There is very little, if any dispute, in regard to the evidence in this case. The record discloses that the plaintiff visited the store of the defendant on "Dollar Day," with the intent of making some purchases; that she was in company with her cousin, Estelle Gartner; that the two ladies entered the store and each made some purchases; that after they had concluded their business in the store, they started to leave; that they got to the front door when Mrs. Wesbrock stated to her cousin that she wanted to telephone her sister; that the cousin said to give the parcels to her, and that she would wait for Mrs. Wesbrock; that Mrs. Wesbrock then turned around and went back and asked one of the clerks at a counter if she might use the telephone; that the clerk replied, "that there was the telephone," and pointed toward the vestibule; that Mrs. Wesbrock then opened the door, went into the hallway to use the telephone; that according to plaintiff's testimony, she could see the telephone on the wall, but it was of the dial kind, and it was so dark in the hallway that she could not see the dial; that she left the hallway with the telephone book, but saw that the girl that she had asked about the telephone, was waiting on some one; that she then stepped back into the hallway and felt around the side of the wall for a light, and was looking for a light switch; that she did not find the switch, but saw what appeared to her to be a light cord; that she reached to pull the light on, and that was the last she remembered; that when she regained consciousness she was at the foot of the stairs. The light had been turned on; that she was in pain, and was taken up the stairs and then to a hospital. This is substantially the only evidence in regard to how the accident occurred, and it is upon this evidence that the court held that the plaintiff was not entitled to recover.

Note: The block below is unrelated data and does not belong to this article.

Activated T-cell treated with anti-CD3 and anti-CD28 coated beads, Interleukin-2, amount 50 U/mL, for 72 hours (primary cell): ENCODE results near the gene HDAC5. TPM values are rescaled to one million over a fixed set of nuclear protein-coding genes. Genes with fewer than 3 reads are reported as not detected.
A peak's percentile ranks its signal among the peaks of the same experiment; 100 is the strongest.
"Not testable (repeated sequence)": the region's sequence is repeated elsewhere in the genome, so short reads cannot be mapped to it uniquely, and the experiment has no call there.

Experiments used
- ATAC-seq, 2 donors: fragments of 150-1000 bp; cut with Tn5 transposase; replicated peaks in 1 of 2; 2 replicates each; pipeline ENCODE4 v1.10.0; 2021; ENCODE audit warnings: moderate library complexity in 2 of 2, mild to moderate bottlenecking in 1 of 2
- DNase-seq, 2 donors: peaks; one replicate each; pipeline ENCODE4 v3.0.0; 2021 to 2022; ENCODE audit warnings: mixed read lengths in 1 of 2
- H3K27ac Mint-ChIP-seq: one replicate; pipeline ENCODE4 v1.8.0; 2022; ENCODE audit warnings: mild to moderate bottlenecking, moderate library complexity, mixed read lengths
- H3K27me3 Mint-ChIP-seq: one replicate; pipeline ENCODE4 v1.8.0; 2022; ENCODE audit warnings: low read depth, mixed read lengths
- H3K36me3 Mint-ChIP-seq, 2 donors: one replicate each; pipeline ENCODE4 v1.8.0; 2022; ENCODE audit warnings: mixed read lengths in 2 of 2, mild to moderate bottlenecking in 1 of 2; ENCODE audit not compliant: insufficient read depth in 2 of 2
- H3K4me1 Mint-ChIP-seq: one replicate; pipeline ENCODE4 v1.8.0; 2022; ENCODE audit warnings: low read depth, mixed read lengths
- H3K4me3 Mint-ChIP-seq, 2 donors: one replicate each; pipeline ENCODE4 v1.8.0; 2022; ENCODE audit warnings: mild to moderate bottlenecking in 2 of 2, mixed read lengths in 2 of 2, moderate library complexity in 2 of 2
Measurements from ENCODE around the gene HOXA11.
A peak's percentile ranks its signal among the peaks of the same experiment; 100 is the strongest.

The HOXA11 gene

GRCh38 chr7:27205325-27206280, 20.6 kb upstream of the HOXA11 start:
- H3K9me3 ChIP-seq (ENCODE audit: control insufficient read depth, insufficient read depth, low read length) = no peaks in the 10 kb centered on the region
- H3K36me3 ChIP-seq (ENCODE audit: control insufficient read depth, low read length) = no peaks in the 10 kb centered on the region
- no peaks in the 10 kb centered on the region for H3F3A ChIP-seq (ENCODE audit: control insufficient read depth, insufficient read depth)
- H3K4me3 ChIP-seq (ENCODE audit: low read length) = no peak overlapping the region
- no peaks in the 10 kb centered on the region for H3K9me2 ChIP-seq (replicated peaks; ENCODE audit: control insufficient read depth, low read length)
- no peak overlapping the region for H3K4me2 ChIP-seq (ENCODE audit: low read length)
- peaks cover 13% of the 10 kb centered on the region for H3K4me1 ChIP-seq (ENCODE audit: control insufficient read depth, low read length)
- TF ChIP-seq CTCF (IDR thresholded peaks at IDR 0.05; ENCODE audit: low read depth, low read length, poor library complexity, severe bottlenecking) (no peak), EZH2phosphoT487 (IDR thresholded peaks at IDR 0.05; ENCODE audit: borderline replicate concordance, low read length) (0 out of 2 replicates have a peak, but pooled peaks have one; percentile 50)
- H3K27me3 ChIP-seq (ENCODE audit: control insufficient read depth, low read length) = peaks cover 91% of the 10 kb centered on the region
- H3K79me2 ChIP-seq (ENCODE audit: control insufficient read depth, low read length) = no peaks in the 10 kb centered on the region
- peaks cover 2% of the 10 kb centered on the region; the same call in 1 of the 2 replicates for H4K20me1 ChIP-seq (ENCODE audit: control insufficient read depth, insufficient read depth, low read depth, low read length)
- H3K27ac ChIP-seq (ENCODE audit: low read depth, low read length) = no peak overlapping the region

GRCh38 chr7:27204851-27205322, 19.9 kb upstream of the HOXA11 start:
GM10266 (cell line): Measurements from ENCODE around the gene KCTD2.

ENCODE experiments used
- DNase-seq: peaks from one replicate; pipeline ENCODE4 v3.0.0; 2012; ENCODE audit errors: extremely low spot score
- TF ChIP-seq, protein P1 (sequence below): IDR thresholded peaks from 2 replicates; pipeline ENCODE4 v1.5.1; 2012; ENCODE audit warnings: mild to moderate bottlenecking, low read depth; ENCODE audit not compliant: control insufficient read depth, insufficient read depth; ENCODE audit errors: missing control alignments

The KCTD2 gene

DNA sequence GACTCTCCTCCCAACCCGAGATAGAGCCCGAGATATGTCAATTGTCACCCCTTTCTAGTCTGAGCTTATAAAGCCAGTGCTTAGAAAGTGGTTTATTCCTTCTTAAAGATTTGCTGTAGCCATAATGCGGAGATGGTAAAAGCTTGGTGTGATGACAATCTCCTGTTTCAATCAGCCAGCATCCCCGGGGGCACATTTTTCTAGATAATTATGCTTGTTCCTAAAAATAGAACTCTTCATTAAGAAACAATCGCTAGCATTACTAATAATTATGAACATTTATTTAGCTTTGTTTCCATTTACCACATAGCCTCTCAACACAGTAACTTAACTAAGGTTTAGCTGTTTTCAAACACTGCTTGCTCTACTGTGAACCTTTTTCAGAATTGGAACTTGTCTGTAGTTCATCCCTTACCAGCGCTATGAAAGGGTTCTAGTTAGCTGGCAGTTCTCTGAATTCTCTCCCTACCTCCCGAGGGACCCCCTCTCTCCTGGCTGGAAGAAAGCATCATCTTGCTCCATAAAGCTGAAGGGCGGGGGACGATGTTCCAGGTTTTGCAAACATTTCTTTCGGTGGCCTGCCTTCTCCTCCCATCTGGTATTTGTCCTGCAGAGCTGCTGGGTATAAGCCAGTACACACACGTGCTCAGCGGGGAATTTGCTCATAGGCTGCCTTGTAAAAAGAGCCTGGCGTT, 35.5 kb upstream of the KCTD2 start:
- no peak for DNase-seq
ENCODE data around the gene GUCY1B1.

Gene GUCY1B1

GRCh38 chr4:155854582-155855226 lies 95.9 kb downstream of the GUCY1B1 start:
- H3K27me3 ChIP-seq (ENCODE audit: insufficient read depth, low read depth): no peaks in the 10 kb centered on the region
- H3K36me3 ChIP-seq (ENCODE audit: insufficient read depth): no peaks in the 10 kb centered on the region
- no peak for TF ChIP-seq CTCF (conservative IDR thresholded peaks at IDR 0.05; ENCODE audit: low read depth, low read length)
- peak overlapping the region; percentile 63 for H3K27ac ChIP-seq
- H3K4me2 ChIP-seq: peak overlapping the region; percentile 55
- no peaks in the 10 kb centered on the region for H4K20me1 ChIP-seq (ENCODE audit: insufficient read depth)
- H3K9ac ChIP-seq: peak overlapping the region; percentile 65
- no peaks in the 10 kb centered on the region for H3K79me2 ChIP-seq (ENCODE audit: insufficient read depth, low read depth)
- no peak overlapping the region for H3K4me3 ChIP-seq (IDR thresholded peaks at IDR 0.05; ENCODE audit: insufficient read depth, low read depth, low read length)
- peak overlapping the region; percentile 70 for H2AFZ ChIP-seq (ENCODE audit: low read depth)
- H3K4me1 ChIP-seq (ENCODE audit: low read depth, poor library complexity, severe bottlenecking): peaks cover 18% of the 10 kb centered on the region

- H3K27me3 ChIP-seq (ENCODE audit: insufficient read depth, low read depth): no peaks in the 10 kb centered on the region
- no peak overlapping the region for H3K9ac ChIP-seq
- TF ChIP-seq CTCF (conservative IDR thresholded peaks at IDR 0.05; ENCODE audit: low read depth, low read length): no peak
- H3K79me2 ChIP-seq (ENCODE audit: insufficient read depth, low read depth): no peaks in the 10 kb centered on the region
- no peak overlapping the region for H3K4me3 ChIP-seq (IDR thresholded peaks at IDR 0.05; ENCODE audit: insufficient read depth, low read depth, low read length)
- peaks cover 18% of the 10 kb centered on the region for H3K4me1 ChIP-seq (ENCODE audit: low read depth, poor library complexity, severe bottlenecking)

The question arises whether the plaintiff, at the time the accident occurred, was an invitee of the store, or merely a licensee. The rule of law is, that a person visiting a store for the purpose of transacting business in the same, is an invitee, and the owner of the store must use reasonable care to see that the premises are in a reasonably safe condition, so that the customers visiting the store have a reasonably safe place to do their shopping. The rule is entirely different to a licensee of a store. If a person enters a store, not for the purpose of business, but on some personal errand, or if a person goes into a part of the store where customers are not supposed to be in the ordinary course of their business, then the person becomes merely a licensee, and the only duty that the storekeeper has to such licensee is, to not wilfully or wantonly injure the person. In this case there is no contention that there is any wilful or wanton misconduct on the part of the defendant.